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Marketing app makers say flexibility is key to success

From left, Peter Daly, Vito Pagano and Shawn

From left, Peter Daly, Vito Pagano and Shawn Smith of GettinLocal with Guac Shop Mexican Grill co-owner Matt Tesoriero at the Garden City restaurant on Jan. 17. Credit: Newsday/J. Conrad Williams Jr.

There’s a learning curve when you start any business, which is why flexibility is key.

Vito Pagano, Shawn Smith and Peter Daly learned this firsthand after launching their mobile marketing app, GettinLocal, in April.

The app’s geofencing capabilities push out alerts, offers and promotions to app users who may be nearby or who match companies’ target profiles or demographics. GettinLocal also allows small companies that don’t have their own apps to have a mobile app presence.

The Westbury firm started with about half a dozen businesses that were helping to test drive GettinLocal, but it quickly realized tweaks and adjustments needed to be made on the technology’s back end based on different businesses’ needs.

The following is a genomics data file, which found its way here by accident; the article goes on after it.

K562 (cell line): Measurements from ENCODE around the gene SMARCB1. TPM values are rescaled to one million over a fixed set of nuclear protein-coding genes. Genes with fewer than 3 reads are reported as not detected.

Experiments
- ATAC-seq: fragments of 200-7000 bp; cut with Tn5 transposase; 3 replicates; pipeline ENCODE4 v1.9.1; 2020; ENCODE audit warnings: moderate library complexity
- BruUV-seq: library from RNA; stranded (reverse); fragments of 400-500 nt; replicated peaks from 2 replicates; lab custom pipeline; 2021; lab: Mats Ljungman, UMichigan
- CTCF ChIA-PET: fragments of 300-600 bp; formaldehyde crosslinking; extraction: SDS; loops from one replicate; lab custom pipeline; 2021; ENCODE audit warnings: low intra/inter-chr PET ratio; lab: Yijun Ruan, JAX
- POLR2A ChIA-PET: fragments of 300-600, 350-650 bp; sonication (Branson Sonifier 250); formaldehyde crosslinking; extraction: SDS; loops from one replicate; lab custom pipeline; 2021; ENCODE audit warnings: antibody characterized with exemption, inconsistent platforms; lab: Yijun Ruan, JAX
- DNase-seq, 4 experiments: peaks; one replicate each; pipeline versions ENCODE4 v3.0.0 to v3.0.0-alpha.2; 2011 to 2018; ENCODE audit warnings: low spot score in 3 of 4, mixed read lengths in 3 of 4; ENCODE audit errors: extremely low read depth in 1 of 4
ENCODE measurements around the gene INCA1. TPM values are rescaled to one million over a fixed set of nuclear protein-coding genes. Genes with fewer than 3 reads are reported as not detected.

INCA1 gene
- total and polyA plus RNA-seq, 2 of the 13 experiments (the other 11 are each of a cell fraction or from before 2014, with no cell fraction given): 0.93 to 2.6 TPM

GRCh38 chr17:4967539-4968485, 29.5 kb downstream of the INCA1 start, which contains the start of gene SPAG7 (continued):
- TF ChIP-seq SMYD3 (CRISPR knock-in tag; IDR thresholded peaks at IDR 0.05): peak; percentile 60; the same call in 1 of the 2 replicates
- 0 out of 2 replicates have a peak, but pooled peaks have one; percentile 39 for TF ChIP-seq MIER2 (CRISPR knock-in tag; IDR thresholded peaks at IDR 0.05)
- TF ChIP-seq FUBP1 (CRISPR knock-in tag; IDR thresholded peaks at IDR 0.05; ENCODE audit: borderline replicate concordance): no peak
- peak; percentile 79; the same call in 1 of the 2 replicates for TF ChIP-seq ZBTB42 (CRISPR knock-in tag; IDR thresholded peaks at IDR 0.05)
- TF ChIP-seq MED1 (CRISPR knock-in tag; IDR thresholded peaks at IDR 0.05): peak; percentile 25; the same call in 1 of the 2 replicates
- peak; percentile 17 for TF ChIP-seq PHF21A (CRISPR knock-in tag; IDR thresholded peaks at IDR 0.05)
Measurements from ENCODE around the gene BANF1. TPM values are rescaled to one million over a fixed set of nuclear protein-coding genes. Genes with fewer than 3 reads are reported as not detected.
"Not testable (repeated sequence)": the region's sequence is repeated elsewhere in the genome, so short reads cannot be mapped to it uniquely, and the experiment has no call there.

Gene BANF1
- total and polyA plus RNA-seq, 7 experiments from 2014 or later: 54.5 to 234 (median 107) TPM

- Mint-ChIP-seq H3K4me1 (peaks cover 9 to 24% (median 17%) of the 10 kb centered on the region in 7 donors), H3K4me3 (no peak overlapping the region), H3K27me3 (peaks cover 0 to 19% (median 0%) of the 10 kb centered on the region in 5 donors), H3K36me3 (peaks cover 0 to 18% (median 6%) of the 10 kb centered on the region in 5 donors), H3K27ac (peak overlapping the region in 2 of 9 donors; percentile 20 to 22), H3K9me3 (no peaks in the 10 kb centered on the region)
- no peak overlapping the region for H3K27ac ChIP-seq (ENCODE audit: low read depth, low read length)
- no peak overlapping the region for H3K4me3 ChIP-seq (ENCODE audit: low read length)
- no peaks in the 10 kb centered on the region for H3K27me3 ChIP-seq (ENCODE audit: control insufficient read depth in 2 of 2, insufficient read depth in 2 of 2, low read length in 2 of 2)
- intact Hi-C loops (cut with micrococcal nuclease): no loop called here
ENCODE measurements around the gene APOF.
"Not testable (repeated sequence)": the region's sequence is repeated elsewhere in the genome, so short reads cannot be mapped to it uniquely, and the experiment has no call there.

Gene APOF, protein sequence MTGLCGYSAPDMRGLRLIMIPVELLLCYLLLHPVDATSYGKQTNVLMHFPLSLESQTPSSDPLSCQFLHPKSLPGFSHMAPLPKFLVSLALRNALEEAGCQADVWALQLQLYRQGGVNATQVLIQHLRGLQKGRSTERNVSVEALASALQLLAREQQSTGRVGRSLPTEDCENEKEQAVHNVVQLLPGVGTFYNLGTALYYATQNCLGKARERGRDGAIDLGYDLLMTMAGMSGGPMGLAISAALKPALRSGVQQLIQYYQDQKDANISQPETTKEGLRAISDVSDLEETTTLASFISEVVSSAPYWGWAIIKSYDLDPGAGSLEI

For example, one business wanted the app to send a coupon that could be used by customers only once rather than repeatedly. Another client wanted the app to recognize that it had multiple locations that customers could visit.

“We needed to learn the pain points and how our customers were going to use [the app] and what their needs were,” said Pagano, GettinLocal president and CEO.

Once the company did that, it was able to make enhancements and ultimately relaunch the app last month. With that relaunch came a marketing push, and the platform now has more 700 businesses representing more than 1,000 locations on it. And 2,000-plus consumers are using it, says Pagano.

“It was a learning experience,” he said, adding, “You have to adapt to grow.”

That’s apparently a common experience among entrepreneurs, considering that “failure to pivot” was identified as one of the top 20 reasons startups fail, according to CB Insights, a firm that examines technology trends.

“”Where you start off is typically not where you end up,” says Robert Paulson of Paulson Strategy Group, an executive coach in Riverhead. “All businesses need to be open to change.”